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Yahoo Secretly Scanned Email Accounts for the Government
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Summary: Yahoo allegedly scanned millions of its email accounts to provide information for the federal government.

In recent years, having a Yahoo email account was about as cool as having a Myspace. But after this week’s bombshell that the company secretly scanned accounts for the U.S. government, Yahoo’s cool factor is the least of its public relations problems.


Reuters reported that last year Yahoo had complied with U.S. intelligence officials’ demand for information. The internet company even created software to secretly scan hundreds of millions of Yahoo Mail accounts in search of certain key words. It was not disclosed what either the National Security Agency or the FBI was looking for.

The government had previously requested bulk data from phone and internet companies, but this case with Yahoo was the first time that information was seized in real-time. Albert Gidari, an attorney who has represented communications companies, likened the scanning to a “wiretap in real time.”

Surveillance experts told Reuters that this was the first time that an U.S. internet company has agreed to the government’s request to search all incoming messages, instead of scanning stored emails or a limited number of accounts.

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It is reported that troubled Yahoo Chief Executive Marissa Mayer’s acquiescence to the government caused some senior management to exit out of protest. For instance, her decision apparently riled up Chief Information Security Officer Alex Stamos to depart in June 2015. Stamos moved to Facebook and heads security there.

Yahoo told Reuters that it was a “law abiding company,” and later released a statement that the mail-scanning software is not currently used on company servers. They declined to comment further.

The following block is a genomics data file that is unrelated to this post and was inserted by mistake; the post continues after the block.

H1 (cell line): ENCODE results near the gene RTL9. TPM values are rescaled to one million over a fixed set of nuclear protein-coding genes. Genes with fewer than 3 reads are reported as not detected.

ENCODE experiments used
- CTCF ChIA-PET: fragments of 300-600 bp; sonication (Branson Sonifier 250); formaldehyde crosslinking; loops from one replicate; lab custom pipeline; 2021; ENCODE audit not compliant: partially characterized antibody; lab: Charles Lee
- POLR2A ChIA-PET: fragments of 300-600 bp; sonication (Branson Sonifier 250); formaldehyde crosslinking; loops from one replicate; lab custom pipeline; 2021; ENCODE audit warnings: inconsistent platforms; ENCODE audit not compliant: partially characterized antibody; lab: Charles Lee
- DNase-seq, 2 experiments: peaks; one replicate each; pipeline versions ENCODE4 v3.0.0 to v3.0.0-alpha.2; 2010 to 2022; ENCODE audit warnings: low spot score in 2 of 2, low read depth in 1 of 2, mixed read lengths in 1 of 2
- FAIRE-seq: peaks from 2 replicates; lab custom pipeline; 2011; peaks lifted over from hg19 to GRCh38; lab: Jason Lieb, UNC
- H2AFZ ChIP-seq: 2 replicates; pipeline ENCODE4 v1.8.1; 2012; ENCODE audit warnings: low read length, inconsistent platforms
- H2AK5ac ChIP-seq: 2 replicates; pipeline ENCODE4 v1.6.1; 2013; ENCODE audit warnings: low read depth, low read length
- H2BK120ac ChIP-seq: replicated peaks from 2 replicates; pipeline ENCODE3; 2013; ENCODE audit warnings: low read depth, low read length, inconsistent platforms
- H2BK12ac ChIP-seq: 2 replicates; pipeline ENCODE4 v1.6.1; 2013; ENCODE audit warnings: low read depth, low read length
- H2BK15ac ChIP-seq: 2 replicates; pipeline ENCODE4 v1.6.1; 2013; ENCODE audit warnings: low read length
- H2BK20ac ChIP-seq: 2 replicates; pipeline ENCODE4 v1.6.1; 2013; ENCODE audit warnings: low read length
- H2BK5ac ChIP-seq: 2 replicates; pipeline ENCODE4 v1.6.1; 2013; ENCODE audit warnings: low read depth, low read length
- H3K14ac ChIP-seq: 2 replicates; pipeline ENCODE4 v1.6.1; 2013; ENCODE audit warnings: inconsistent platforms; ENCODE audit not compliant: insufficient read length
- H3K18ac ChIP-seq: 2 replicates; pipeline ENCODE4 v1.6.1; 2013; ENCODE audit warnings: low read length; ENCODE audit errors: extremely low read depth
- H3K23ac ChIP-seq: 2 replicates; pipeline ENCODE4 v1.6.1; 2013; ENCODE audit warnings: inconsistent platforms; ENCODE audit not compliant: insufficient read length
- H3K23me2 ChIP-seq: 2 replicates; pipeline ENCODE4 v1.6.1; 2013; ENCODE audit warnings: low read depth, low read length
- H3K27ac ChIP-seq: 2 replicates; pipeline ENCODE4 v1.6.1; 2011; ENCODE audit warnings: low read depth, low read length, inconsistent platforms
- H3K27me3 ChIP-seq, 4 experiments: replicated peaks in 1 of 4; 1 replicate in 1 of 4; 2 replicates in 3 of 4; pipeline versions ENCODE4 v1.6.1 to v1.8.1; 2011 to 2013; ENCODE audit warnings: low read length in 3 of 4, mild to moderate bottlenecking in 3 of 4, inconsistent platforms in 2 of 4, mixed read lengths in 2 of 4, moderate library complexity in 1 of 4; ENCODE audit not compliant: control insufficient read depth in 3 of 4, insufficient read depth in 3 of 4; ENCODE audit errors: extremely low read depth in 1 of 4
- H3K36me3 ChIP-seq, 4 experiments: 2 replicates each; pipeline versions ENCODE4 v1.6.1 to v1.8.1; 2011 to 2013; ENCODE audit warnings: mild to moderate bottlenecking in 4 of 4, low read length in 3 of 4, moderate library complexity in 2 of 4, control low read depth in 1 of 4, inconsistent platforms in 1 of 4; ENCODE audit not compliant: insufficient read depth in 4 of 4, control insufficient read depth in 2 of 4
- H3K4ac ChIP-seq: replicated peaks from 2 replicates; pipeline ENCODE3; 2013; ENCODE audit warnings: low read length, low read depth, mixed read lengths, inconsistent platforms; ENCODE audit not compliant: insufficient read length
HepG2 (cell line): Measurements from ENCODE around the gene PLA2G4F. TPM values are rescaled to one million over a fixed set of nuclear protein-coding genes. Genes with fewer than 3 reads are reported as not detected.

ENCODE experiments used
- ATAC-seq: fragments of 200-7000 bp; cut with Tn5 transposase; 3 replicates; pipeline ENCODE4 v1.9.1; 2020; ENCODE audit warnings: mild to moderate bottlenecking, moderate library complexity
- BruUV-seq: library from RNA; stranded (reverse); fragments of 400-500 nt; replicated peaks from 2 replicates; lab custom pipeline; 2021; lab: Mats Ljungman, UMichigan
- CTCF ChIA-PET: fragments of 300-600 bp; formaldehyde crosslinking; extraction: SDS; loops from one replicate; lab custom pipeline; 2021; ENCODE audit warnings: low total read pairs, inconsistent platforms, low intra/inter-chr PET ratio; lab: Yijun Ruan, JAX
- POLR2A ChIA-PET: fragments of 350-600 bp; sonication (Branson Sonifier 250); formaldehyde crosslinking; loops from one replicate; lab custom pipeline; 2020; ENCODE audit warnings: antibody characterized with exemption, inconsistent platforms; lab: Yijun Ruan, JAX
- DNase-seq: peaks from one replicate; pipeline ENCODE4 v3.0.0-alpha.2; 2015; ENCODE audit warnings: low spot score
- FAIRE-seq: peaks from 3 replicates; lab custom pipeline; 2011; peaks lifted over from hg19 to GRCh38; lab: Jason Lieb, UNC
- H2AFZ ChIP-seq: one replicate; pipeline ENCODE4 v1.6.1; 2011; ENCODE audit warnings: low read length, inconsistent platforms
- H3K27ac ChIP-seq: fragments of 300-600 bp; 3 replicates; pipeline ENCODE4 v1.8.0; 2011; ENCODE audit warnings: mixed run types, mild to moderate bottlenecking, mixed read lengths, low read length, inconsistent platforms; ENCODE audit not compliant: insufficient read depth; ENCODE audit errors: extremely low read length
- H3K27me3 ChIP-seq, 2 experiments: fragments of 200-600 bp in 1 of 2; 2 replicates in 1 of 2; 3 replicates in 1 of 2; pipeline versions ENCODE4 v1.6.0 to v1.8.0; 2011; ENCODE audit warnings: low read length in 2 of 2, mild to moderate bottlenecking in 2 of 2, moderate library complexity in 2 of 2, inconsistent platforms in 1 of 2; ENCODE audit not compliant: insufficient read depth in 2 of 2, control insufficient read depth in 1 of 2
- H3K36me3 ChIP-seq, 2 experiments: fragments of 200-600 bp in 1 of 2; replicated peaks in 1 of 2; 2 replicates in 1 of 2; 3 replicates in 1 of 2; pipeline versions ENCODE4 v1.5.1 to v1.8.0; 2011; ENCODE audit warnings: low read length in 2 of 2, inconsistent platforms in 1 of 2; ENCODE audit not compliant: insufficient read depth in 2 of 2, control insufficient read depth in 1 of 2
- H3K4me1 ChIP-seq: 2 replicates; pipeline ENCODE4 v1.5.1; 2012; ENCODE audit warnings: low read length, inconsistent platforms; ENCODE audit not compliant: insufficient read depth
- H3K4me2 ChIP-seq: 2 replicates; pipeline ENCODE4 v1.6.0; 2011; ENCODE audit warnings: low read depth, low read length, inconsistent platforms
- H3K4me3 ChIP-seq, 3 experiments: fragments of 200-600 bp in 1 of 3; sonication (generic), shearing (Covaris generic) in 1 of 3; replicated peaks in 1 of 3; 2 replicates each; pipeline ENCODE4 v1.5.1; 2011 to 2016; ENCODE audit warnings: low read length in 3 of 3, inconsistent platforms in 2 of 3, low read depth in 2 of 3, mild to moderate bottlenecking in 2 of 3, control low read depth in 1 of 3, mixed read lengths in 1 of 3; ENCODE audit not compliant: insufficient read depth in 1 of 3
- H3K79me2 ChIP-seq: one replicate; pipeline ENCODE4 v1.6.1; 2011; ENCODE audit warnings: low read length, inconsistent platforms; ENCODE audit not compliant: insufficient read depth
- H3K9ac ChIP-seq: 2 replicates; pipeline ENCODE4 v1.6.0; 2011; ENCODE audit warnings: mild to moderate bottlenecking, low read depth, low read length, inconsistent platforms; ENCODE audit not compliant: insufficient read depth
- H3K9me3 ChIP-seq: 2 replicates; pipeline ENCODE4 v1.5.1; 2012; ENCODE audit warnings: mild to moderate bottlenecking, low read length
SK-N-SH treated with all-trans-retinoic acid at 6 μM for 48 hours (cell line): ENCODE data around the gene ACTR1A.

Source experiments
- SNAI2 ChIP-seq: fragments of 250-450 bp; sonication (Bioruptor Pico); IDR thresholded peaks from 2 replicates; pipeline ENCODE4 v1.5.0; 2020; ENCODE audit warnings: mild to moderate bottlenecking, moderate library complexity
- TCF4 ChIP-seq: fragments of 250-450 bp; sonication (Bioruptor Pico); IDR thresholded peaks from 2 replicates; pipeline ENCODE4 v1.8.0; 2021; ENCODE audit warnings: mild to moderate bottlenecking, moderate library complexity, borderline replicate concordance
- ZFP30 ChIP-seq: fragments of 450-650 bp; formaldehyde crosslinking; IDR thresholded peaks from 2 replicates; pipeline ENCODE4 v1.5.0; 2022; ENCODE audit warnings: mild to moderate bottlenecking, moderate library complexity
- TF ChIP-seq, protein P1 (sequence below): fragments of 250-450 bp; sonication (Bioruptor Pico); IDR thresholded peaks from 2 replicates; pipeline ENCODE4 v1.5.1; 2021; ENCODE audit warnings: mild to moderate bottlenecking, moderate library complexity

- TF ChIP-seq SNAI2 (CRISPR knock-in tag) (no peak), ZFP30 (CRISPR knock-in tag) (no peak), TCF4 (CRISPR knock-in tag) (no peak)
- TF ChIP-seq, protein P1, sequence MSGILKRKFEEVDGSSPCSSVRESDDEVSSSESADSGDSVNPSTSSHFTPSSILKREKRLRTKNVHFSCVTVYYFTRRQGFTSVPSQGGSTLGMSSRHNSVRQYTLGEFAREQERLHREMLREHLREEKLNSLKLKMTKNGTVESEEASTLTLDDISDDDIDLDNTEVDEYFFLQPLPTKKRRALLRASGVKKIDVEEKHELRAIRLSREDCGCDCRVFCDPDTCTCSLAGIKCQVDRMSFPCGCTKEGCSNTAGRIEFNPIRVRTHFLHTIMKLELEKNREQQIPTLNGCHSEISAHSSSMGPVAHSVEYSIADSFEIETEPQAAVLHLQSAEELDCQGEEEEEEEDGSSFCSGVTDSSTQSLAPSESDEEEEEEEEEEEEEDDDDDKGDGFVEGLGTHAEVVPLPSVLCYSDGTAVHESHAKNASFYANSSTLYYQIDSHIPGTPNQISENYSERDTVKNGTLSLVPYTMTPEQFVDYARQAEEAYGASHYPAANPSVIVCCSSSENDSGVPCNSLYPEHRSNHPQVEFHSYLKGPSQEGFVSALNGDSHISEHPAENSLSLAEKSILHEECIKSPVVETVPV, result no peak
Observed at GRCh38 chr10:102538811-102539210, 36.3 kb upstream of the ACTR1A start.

Reuters spoke with Google and Microsoft, who both said that they had not conducted Yahoo-like email searches.

“We’ve never received such a request, but if we did, our response would be simple: ‘No way’,” Google said in a statement.

Microsoft expressed a similar statement. “We have never engaged in the secret scanning of email traffic like what has been reported today about Yahoo.”

According to Reuters, Yahoo complied while others did not simply because the company did not believe that they could legally refuse the government’s request. This sentiment alarmed Russell Brandom of The Verge who asked, “Was Yahoo’s mass wiretap legal?”

The Verge said that, “For privacy groups, the answer is simple: the Fourth Amendment says you need a warrant, and you can’t get a warrant for 300 million users at once.” Without specific suspicions, the government’s search of Yahoo emails was a “clear violation of the Fourth Amendment,” experts said. However, groups such as the American Civil Liberties Union have not been able to prove their Fourth Amendment arguments against intelligence agencies in court because of alleged government blockage.

What do you think of Yahoo’s scanning of emails? Let us know in the comments below.

Source: Reuters, The Verge



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